U.S. Secretary of Homeland Security John Kelly (L), National Security Advisor General Mike Flynn (C), and Keith Alexander wait for a meeting on cyber security in the Roosevelt Room of the White House January 31, 2017 in Washington, D.C.
Photograph by BRENDAN SMIALOWSKI—AFP/Getty Images
By Jeff John Roberts
February 14, 2017

President Trump’s early tenure has been marked by reports of slipshod cybersecurity practices, and dysfunction among the country’s intelligence agencies. But behind the scenes, Trump has shown he is attuned to hacking threats, and prepared to defend the U.S. in cyber-space, according to the former head of the National Security Agency.

Speaking at a breakfast in San Francisco on Tuesday morning, retired General Keith Alexander described a recent meeting at which the President discussed cybersecurity issues with members of his inner circle. According to Alexander, Trump’s behavior shifted significantly once members of the media left the event.

“The President’s demeanor changed to what you would expect of a corporate CEO,” said Alexander. “The part that struck me was he listened. He took what they said, restated it, went on to next thing and allowed everyone to talk.”

The gathering reportedly included Trump, adviser Jared Kushner, Defense Secretary James Mattis, former New York City mayor Rudy Giuliani, and others.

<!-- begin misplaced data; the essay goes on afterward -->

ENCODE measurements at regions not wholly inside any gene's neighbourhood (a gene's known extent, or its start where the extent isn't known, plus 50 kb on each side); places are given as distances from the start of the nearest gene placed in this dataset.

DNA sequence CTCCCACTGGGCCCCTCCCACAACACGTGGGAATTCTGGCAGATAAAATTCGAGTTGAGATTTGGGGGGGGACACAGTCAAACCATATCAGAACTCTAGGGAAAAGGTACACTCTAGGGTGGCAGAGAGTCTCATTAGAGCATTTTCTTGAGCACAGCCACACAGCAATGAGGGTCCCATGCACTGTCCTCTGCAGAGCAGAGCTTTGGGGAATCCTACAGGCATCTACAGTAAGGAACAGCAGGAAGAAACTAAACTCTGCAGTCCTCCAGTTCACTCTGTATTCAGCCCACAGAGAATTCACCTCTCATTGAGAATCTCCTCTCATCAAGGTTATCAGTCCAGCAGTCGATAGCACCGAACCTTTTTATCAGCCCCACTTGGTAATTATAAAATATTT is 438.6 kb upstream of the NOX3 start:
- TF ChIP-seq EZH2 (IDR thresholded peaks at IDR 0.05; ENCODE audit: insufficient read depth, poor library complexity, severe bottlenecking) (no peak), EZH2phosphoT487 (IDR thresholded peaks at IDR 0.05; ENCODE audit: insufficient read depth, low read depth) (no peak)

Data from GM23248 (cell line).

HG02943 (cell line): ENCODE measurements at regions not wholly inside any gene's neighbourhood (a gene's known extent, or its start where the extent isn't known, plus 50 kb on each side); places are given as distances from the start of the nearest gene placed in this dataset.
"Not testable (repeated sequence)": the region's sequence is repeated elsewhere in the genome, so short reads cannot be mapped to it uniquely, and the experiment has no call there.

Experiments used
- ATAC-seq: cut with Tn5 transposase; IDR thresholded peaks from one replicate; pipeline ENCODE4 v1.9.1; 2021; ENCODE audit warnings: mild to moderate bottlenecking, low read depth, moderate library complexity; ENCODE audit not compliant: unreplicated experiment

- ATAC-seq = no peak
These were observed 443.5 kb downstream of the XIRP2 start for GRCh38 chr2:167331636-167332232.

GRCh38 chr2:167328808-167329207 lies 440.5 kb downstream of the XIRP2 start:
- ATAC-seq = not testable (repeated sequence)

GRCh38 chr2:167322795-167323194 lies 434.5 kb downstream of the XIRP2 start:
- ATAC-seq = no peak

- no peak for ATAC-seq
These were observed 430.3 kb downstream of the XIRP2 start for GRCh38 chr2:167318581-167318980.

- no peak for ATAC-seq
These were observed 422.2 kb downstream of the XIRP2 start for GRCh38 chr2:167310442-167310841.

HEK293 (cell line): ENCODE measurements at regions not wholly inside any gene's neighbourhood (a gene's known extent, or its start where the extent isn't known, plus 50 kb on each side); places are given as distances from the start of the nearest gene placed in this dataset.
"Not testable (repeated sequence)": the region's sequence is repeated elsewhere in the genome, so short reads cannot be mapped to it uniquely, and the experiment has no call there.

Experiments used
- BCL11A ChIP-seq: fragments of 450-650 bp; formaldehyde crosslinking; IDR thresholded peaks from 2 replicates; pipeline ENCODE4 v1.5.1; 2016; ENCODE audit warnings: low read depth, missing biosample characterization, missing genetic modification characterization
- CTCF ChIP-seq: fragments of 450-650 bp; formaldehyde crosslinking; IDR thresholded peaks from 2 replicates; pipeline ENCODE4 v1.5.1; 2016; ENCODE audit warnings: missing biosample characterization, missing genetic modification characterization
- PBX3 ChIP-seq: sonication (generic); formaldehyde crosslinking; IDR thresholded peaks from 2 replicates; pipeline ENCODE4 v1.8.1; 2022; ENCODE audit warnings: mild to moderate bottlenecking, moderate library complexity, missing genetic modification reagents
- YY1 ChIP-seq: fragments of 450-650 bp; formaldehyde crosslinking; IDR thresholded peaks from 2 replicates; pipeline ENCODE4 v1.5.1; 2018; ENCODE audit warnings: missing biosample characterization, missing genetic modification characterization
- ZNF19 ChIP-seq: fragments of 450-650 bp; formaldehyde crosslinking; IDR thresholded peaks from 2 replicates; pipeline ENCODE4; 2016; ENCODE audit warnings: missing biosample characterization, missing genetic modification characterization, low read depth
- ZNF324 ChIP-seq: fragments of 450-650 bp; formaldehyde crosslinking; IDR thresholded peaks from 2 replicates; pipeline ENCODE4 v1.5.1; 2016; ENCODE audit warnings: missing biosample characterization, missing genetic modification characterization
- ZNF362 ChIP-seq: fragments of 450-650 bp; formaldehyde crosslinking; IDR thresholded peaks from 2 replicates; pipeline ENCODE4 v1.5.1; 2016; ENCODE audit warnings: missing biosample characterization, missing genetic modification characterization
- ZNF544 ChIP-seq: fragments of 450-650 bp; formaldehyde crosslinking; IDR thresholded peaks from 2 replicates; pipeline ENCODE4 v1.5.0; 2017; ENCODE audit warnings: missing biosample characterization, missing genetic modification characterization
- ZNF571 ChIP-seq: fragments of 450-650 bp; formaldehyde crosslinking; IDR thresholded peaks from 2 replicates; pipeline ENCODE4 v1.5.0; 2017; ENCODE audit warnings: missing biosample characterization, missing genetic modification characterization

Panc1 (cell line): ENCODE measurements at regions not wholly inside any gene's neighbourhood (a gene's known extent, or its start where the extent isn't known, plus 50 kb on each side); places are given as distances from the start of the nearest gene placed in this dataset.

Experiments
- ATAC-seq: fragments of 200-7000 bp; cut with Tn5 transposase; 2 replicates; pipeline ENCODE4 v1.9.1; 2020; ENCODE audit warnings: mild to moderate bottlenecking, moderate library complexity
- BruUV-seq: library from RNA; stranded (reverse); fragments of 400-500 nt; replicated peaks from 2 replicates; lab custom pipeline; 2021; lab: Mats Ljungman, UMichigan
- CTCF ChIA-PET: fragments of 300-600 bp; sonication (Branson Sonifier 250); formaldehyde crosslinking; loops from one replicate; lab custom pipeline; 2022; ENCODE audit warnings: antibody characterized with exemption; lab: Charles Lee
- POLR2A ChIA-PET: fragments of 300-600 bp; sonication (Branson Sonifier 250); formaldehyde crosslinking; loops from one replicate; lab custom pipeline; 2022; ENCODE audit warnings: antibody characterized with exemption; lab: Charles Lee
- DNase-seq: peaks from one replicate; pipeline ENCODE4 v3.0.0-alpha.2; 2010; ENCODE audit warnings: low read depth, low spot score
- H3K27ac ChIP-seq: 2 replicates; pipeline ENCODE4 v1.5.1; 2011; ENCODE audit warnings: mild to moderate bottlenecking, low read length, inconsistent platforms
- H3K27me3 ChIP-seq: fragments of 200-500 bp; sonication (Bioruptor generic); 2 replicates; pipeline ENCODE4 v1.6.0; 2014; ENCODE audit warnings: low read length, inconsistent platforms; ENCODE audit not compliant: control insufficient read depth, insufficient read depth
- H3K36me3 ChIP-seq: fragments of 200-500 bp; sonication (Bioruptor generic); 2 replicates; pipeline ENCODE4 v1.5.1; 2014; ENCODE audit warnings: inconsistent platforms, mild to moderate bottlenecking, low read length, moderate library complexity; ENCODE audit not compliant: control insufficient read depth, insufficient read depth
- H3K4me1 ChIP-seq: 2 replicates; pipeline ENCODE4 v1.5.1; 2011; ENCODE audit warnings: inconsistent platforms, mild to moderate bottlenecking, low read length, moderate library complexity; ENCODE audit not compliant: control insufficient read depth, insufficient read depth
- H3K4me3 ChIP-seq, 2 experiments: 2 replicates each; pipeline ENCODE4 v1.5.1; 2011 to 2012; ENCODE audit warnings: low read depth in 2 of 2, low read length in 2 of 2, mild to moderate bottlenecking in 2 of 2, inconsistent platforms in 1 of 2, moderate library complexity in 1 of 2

Alexander also said Trump’s comportment in the meeting was “the president our nation needs to see,” and expressed confidence Trump would be able to develop a comprehensive strategy to combat cyber threats.

The remarks come at a time of ongoing tumult among White House security staff—most notably the sudden resignation of National Security Adviser Michael Flynn on Monday—and are at odds with earlier news reports that portrayed Trump as sometimes cavalier about what he famously called “the cyber” in a presidential debate last fall.

On the question of Flynn’s resignation, Alexander said he was not aware of what occurred behind the scenes, only stating he was sure the White House had good reasons to back the departure.

Alexander’s assessment of Trump and cybersecurity is significant in part because as the former head of the country’s top spy agency, he presided over a controversial set of intelligence gathering techniques that were exposed by former NSA contractor Edward Snowden in 2013.

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In addressing the breakfast, hosted by the State of Maryland during the RSA security conference, Alexander also spoke about the challenge of balancing privacy and security, and the wisdom of “hacking back” against other countries.

‘You’d Kick North Korea’s butt’

The pervasive hacking conducted by countries like North Korea and China is a source of ongoing frustration for companies, and has led some to suggest the private sector should retaliate with cyber-attacks of their own.

Alexander, however, believes such retaliation is possible but ill-advised. Using Sony (sne) as an example, he explained could easily avenge North Korea’s devastating attack of 2014 by “hacking back,” perhaps with the discreet aid of U.S. defense contractors.